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This year scrambled nearly everything we knew, or thought we knew, about money and the markets. So much so that when cataloguing all of 2021’s weirdness, the mind struggles with where to begin. Maybe it’s with Rivian, the automaker whose value soared to $100 billion, topping both GM or Ford, after its shares debuted in November — never mind that the company had shipped not a single car. And who could forget the shortages — bicycles, chicken wings, semiconductors, staff — and the price spikes that followed? Then there was the explosion of the NFT market. The artist Beeple, for example, sold a non-fungible token (NFT) for $69 million USD at Christie’s. And let’s not forget about those weeks this fall when public discourse revolved around whether the world’s largest economy should mint a $1 trillion coin to avoid defaulting on its national debt. The weirdness only extends from there: the Toronto shack that sold for nearly C$2 million; the hackers who returned roughly $600 million USD of stolen crypto because people just, like, asked them to; a McDonald’s franchise so understaffed that it paid people to attend interviews. And, of course, arguably the biggest money story of the year: inflation.
Together these economic oddities taught us that money now follows entirely new, often exciting, occasionally curious rules. So, with a new year bearing down, we thought we’d reflect on the four most salient lessons we learned these past 12 head-spinning months. Because who knows what fresh strangeness 2022 holds.
#1: Stocks are memeable
The subtext of, and catalyst for, this year’s biggest economic stories was that, this time a year ago, North America was recovering economically from the pandemic recession at warp-speed, thanks, in large part, to the trillions of dollars that central banks had injected into the economy. And, as a result of all this government support, after the spring 2020 COVID crash, most Canadian and U.S. households ended up with more money in their pockets, which wasn’t the case after the 2008 recession or after the 2000 downturn. And people didn’t just sit on their cash: they found increasingly novel, and at times outright bizarre, ways to spend it.
The first sign of strangeness arrived in January, setting an unhinged tone for the year, when members of the subreddit WallStreetBets organized a successful “short squeeze” against hedge funds betting against shares of Gamestop, an increasingly obsolete yet nostalgia-inducing retail chain. Shares in Gamestop (ticker symbol: GME) surged by more than 100%, as Very Respectable News Outlets across the land raced to track down and interview a Redditor with the username DeepFuckingValue, who apparently started the craze. (Media’s weird year is a whole nother story.)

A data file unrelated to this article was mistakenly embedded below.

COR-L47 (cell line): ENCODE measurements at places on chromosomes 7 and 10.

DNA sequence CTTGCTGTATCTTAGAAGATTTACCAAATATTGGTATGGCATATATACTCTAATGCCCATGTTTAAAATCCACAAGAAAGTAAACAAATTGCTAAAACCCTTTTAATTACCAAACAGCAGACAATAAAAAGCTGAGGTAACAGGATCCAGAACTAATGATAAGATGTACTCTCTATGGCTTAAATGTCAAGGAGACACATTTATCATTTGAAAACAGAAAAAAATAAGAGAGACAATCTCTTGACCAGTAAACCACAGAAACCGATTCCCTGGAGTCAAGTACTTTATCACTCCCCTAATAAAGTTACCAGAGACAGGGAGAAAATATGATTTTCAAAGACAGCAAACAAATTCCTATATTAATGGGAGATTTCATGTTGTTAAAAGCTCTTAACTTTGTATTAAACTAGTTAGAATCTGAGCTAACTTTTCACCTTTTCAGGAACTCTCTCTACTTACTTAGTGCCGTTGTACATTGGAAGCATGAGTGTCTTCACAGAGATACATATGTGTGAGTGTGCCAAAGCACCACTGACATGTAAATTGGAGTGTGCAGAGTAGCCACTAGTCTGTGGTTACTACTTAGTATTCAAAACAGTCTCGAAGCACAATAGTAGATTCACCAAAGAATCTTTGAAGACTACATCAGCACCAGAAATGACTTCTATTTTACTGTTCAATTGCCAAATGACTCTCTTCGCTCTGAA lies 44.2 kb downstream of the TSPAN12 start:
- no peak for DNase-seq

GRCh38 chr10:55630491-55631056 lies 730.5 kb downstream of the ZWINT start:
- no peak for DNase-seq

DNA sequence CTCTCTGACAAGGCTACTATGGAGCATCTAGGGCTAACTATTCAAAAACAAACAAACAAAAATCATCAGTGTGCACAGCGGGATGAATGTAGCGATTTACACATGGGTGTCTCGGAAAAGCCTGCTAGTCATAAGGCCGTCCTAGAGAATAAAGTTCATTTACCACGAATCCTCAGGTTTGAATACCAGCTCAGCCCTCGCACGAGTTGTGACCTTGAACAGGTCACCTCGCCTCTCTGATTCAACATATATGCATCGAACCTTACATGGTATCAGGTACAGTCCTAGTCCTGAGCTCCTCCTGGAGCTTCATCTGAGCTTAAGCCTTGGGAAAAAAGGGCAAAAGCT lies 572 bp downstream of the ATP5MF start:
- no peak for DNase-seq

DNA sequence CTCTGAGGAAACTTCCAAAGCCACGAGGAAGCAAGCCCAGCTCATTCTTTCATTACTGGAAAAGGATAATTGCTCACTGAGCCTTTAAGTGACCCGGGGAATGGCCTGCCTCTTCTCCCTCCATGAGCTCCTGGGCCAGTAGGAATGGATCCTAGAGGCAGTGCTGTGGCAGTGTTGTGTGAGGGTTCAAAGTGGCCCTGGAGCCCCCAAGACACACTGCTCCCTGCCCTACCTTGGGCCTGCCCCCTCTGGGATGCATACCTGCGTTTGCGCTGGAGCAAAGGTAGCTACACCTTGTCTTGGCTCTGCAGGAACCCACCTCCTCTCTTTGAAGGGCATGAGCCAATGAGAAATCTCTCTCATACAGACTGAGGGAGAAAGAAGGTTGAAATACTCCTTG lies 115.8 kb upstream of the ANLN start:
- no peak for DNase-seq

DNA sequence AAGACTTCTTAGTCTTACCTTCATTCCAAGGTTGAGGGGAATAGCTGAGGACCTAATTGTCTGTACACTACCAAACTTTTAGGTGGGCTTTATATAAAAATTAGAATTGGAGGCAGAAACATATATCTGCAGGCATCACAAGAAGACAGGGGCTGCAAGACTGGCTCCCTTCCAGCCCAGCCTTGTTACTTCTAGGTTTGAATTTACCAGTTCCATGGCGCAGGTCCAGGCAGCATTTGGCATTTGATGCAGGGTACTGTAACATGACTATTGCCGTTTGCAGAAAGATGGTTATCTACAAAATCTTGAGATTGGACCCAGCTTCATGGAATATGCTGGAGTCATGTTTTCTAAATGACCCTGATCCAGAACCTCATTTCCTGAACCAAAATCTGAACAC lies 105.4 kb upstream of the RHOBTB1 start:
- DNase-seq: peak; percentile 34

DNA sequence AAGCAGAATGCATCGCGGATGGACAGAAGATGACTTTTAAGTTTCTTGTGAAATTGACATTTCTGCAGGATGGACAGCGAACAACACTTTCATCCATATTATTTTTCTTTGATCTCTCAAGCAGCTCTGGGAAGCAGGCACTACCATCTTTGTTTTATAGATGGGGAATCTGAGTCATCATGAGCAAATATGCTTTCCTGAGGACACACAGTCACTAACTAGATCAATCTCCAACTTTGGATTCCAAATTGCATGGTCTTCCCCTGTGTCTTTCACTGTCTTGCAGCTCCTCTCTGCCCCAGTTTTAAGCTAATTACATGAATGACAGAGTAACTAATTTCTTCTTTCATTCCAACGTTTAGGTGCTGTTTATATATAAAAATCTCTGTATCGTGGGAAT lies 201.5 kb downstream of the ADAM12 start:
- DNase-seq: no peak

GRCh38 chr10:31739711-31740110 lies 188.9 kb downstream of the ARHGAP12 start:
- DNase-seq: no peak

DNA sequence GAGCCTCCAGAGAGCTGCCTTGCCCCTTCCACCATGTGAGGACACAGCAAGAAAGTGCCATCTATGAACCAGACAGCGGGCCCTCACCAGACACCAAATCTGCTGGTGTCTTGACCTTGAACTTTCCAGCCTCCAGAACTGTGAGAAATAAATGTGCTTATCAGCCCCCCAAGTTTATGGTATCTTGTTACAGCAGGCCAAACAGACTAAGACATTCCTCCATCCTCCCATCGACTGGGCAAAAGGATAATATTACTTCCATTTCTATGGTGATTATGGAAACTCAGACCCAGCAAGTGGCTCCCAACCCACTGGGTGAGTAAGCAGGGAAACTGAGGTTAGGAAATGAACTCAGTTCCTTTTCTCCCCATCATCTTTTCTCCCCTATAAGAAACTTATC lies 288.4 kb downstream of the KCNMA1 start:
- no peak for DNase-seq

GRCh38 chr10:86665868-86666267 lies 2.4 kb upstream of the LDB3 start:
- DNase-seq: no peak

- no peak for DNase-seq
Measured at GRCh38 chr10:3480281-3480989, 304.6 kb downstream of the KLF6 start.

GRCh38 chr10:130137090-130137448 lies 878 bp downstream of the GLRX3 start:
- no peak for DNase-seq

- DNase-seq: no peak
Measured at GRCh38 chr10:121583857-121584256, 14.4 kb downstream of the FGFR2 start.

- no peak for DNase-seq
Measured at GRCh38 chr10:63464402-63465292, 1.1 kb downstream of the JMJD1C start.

#2: A company doesn’t really need to make money to be valued at $1 trillion
Even though many small investors lost big on GME, and Gamestop hasn’t rebounded as some Redditors had hoped, corporate earnings did soar broadly, with one company after another posting record profits. And as they did, stock prices rose too, with money pouring into the markets from pro investors’ steely downtown offices and from daytraders’ basements alike. By late November, the S&P 500 had reached records at least 66 times (!) since the first of the year, just shy of the all-time record of 77, set in 1995. Canada’s primary stock index, the TSX, echoed the S&P 500, posting some of its strongest gains in a decade. But this deluge of cash into the markets created its own weirdness: in October, Tesla’s worth topped $1 trillion, which, as John Cassidy pointed out, is larger than the market capitalization of 10 other carmakers combined, including Toyota, Volkswagen, and General Motors. And Tesla didn’t even turn a profit selling cars till July. (Weirdness on top of weirdness: the company, in addition to making electric cars, profited from buying Bitcoin.)
Some of the big stock gains could owe to “speculative nonsense,” as the investor J. Christopher Flowers told Bloomberg recently. And maybe he has a point. The U.S. stock market’s price-to-earnings ratio — how expensive companies’ shares are versus how much money they actually make — is now close to 40. The last time it exceeded that level was right before the 2000 dot-com crash. Money on top of money, building and compounding. An undercurrent of concern moving forward is when will the stock market’s seemingly unstoppable, but definitely stoppable, rise come to a halt? Nothing can go on forever, and, as with all markets, the higher the climb and the bubblier the surge, the more painful the fall.
#3: The insane stock market became the less speculative place to invest
Of course, the weirdest and most interesting of all the weird-and-interesting market stories of 2021 didn’t involve stocks at all but crypto. First: NFTs — collectible JPEG art, bought and sold over the blockchain — went mainstream, and became the focus of intense speculation and froth. Or, depending on your perspective, they became signals of our exciting new decentralized future. Either way, Paris Hilton chatted about NFTs on “The Tonight Show With Jimmy Fallon,” and Snoop Dog (or someone close to him) bought one by the artist XCOPY for $3.9 million USD. Around this time, “Right Click, Save As” entered the lexicon, as a way to mock ride-or-die NFT true believers, making clear that their speculative investments in ape cartoons or pixilated punks could become just as worthless as any other JPEG downloaded from the internet.